Catch Me Writing Nerdy: Four Books for the Fourth

DSC_0040

You get a couple of glasses of wine in me and the conversation usually devolves into boobs, babies, and which former classmate I hid from at Target last week. That is closely followed by a healthy dose of shoving my fingers in my ears and singing “lalalala” so you don’t spoil my latest Netflix binge. I know what you’re thinking, and yes, the awesome is blinding.

It is hard to imagine, but I recently discovered that there are better things to talk about when you’ve been doing alcohol. Apparently there are people who get sauced then hang out and talk about history. I saw this on a television show, and if it is on TV or the internet it is true.

Now that Drunk History has made my weekends taste a little less like a good Pinot and glitter, and a little more like Boone’s Farm and sadness, I have want to get everyone drunk and make them tell me stories. Tomorrow is the Fourth of July, dammit. I wanna get drunk and talk about Elvis meeting Nixon or the invention of Coca Cola!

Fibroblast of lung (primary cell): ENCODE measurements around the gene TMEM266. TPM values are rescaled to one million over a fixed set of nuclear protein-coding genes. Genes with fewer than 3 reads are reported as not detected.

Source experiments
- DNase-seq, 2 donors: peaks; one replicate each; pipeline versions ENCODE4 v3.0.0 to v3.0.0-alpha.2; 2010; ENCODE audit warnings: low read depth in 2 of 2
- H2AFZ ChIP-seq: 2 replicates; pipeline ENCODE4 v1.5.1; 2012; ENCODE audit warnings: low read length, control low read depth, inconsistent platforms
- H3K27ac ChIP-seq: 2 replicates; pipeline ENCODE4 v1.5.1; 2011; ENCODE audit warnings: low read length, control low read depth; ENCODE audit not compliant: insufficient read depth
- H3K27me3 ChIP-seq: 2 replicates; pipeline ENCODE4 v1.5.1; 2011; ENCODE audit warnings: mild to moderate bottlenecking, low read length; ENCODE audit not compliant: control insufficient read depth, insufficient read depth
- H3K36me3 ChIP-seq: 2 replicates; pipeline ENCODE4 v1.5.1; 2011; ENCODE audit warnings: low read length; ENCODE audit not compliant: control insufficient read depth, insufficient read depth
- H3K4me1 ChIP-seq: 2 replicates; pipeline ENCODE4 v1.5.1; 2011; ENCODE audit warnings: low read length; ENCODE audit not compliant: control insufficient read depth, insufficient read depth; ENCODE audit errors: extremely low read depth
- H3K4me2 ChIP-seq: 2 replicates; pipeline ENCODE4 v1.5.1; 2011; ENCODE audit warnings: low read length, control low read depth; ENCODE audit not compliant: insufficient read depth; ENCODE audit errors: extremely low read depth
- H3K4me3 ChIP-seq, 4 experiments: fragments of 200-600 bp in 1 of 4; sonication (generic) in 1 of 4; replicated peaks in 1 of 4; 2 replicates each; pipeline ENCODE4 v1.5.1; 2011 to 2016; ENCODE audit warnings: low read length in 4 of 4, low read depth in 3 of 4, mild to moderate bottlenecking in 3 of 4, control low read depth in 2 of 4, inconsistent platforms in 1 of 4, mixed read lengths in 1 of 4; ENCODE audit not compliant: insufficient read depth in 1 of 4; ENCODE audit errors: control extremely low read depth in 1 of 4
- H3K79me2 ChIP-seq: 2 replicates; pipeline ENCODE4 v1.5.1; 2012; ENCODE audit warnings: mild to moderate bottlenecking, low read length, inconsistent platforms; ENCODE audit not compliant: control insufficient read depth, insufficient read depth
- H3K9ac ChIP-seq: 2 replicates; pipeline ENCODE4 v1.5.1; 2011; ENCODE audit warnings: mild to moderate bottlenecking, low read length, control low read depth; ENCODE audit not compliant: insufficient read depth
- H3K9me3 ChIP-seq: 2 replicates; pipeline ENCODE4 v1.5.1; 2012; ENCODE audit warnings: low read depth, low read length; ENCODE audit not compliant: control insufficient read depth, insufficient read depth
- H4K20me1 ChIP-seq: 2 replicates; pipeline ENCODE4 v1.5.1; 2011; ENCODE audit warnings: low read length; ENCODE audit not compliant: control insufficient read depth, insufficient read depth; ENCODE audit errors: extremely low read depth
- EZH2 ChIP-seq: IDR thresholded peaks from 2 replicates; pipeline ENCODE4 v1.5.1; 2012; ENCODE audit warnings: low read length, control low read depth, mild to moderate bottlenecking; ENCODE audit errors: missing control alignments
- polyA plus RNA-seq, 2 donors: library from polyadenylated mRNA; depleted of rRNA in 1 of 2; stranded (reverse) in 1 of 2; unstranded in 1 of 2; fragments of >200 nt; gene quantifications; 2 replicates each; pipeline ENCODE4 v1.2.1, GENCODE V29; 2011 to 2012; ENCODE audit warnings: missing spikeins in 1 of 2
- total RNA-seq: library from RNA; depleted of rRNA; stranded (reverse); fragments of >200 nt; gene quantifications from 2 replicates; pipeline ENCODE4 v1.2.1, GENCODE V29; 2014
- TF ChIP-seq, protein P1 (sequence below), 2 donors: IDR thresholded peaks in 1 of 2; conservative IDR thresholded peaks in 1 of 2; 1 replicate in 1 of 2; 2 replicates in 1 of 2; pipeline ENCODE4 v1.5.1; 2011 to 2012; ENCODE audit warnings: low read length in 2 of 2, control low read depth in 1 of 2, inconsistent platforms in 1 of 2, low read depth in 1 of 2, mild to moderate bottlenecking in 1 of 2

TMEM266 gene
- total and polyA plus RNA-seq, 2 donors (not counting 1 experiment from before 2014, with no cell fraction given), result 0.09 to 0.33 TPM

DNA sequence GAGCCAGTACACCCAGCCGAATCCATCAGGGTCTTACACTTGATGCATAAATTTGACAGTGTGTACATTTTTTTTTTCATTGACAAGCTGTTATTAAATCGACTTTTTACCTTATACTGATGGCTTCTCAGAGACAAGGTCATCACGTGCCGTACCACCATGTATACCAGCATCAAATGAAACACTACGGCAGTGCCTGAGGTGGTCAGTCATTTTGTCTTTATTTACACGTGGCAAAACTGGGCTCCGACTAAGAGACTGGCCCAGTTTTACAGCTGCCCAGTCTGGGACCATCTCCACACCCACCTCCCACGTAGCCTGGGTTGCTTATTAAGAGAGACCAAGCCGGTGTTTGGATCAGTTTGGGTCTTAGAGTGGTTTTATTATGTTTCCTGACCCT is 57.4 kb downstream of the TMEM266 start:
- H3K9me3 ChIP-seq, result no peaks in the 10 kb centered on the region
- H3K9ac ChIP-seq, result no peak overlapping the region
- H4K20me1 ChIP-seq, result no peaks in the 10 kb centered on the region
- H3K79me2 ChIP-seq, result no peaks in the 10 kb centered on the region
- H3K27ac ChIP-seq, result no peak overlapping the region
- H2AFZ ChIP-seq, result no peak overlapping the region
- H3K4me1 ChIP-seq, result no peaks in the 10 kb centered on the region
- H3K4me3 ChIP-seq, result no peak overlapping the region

I’m going to wave my nerd banner a little higher and assign some of the my favorite recent history reads to you all. There will be a test because from here we have no where to go but a dive bar where you will tell me a story, right?

  1. 1493 by Christopher Mann – I have to admit, I picked this up because… food. It turned out to be pretty interesting and definitely featured baked goods prominently. Mann explores post-Columbus America in his book, so read it and let’s discuss.
  2. The Partly Cloudy Patriot by Sarah Vowell – She is flipping hilarious, and as such I am going on record that you must read everything she’s written and we’re probably BFF’s in a former life. She combines personal essay, history and a subdued humor that is unique and pulls you in to history and pop culture topics in a way you’ve never been before. (Unless, of course, you’ve read Assassination Vacation, The Wordy Shipmates etc.)
  3. Lies My Teacher Told Me by James Lowen – I picked this one up when I was at Mount Rushmore. It seemed such mid-thirties flavored subversive act to pick it up at a National Monument, and I felt awfully punk-rock reading it. Interesting read and it made me want to get my hands dirty with source material.
  4. A People’s History of the United States by Howard Zinn. – This might not be fair to recommend because I haven’t finished it yet, so if you have don’t tell me how it ends.

Who’s ready for a round of shots?

Mrs SmartyPants